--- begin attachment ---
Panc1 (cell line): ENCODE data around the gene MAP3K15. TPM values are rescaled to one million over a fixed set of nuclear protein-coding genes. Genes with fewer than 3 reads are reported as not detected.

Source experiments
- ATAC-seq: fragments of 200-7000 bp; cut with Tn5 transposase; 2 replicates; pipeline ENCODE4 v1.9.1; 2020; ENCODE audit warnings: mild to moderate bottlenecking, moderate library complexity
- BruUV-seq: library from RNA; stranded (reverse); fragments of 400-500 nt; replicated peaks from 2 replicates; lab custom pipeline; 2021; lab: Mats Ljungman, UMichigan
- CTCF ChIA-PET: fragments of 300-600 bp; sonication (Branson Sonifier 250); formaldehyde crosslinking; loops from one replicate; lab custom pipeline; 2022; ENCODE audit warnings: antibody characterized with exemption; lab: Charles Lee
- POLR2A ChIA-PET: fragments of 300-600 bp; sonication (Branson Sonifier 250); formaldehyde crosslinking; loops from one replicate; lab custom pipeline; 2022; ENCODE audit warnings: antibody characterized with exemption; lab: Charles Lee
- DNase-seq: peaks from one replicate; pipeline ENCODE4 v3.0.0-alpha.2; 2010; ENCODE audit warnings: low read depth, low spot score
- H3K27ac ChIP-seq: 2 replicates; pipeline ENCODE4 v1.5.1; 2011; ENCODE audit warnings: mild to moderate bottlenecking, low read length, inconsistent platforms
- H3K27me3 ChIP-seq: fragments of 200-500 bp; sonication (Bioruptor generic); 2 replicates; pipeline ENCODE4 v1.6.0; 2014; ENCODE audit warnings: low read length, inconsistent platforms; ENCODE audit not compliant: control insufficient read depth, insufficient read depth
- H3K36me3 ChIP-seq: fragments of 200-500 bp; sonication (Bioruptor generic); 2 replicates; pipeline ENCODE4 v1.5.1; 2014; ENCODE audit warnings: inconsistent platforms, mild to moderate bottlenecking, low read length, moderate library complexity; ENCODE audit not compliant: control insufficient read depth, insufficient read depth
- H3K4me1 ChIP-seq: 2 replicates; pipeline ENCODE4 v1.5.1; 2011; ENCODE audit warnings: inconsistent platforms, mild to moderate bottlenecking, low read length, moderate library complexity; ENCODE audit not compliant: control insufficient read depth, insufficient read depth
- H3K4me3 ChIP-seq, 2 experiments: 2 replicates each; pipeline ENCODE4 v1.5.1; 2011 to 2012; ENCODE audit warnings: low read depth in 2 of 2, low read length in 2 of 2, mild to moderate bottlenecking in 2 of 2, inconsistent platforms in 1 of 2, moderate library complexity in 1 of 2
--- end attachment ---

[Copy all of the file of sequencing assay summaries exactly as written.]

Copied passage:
Panc1 (cell line): ENCODE data around the gene MAP3K15. TPM values are rescaled to one million over a fixed set of nuclear protein-coding genes. Genes with fewer than 3 reads are reported as not detected.

Source experiments
- ATAC-seq: fragments of 200-7000 bp; cut with Tn5 transposase; 2 replicates; pipeline ENCODE4 v1.9.1; 2020; ENCODE audit warnings: mild to moderate bottlenecking, moderate library complexity
- BruUV-seq: library from RNA; stranded (reverse); fragments of 400-500 nt; replicated peaks from 2 replicates; lab custom pipeline; 2021; lab: Mats Ljungman, UMichigan
- CTCF ChIA-PET: fragments of 300-600 bp; sonication (Branson Sonifier 250); formaldehyde crosslinking; loops from one replicate; lab custom pipeline; 2022; ENCODE audit warnings: antibody characterized with exemption; lab: Charles Lee
- POLR2A ChIA-PET: fragments of 300-600 bp; sonication (Branson Sonifier 250); formaldehyde crosslinking; loops from one replicate; lab custom pipeline; 2022; ENCODE audit warnings: antibody characterized with exemption; lab: Charles Lee
- DNase-seq: peaks from one replicate; pipeline ENCODE4 v3.0.0-alpha.2; 2010; ENCODE audit warnings: low read depth, low spot score
- H3K27ac ChIP-seq: 2 replicates; pipeline ENCODE4 v1.5.1; 2011; ENCODE audit warnings: mild to moderate bottlenecking, low read length, inconsistent platforms
- H3K27me3 ChIP-seq: fragments of 200-500 bp; sonication (Bioruptor generic); 2 replicates; pipeline ENCODE4 v1.6.0; 2014; ENCODE audit warnings: low read length, inconsistent platforms; ENCODE audit not compliant: control insufficient read depth, insufficient read depth
- H3K36me3 ChIP-seq: fragments of 200-500 bp; sonication (Bioruptor generic); 2 replicates; pipeline ENCODE4 v1.5.1; 2014; ENCODE audit warnings: inconsistent platforms, mild to moderate bottlenecking, low read length, moderate library complexity; ENCODE audit not compliant: control insufficient read depth, insufficient read depth
- H3K4me1 ChIP-seq: 2 replicates; pipeline ENCODE4 v1.5.1; 2011; ENCODE audit warnings: inconsistent platforms, mild to moderate bottlenecking, low read length, moderate library complexity; ENCODE audit not compliant: control insufficient read depth, insufficient read depth
- H3K4me3 ChIP-seq, 2 experiments: 2 replicates each; pipeline ENCODE4 v1.5.1; 2011 to 2012; ENCODE audit warnings: low read depth in 2 of 2, low read length in 2 of 2, mild to moderate bottlenecking in 2 of 2, inconsistent platforms in 1 of 2, moderate library complexity in 1 of 2